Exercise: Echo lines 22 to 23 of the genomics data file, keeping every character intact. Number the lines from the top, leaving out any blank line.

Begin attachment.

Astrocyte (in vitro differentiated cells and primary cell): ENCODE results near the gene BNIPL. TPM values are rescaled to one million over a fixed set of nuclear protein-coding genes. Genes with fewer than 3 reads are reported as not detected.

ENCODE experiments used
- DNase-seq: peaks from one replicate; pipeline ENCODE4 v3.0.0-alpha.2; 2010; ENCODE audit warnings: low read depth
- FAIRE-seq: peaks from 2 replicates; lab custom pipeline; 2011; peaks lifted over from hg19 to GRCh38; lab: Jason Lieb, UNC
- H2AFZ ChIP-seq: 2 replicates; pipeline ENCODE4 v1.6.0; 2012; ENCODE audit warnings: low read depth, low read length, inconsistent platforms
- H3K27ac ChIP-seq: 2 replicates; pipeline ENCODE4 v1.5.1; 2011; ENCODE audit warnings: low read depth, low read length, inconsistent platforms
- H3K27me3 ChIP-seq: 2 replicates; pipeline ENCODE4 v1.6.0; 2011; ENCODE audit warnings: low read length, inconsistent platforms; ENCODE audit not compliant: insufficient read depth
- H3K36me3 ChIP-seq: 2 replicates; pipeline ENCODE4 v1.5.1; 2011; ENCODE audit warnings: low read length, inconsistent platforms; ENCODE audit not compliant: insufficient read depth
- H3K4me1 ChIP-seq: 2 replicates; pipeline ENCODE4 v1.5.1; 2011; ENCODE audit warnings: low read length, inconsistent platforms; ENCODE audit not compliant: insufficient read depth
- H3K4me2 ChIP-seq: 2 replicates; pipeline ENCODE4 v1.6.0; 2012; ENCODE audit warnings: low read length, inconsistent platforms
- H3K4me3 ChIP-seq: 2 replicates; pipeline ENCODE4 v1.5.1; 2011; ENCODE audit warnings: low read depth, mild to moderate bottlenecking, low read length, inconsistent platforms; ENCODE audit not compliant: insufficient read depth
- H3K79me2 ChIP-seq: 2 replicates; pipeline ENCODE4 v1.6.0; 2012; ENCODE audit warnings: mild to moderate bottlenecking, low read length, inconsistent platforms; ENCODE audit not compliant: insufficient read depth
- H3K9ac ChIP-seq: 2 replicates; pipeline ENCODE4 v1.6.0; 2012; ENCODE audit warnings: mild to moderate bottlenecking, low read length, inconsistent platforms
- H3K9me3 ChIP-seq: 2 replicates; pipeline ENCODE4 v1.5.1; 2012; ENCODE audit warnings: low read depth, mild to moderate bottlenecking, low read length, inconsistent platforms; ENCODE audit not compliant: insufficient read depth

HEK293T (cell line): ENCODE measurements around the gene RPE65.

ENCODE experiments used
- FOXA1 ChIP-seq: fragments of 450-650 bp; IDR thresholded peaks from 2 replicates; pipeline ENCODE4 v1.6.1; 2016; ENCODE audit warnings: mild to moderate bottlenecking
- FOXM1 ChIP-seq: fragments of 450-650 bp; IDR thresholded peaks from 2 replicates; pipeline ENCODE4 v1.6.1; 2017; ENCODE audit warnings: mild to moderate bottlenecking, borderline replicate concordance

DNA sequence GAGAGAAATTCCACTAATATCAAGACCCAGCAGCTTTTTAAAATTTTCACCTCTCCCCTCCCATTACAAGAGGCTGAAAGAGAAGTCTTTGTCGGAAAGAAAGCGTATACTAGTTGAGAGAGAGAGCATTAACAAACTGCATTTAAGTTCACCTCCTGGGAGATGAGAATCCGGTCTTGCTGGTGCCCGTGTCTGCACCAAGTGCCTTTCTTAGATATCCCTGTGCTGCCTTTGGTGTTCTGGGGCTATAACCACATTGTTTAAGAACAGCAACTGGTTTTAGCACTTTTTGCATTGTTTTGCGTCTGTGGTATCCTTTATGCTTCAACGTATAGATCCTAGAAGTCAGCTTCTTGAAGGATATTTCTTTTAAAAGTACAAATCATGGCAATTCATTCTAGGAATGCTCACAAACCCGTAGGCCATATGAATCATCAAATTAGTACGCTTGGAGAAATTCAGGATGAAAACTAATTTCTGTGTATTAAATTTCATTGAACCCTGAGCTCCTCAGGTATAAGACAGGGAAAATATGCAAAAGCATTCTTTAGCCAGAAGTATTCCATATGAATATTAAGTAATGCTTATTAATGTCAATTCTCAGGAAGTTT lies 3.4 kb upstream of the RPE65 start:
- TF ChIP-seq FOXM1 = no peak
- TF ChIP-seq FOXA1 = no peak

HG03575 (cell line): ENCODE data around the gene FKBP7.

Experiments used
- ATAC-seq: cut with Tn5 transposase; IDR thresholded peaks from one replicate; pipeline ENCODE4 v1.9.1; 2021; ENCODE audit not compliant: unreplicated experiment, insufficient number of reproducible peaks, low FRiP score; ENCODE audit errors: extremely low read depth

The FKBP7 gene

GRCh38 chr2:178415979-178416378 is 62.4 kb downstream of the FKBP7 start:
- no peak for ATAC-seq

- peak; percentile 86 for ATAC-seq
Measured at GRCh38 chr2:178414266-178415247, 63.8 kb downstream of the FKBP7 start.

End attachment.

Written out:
HG03575 (cell line): ENCODE data around the gene FKBP7.

Experiments used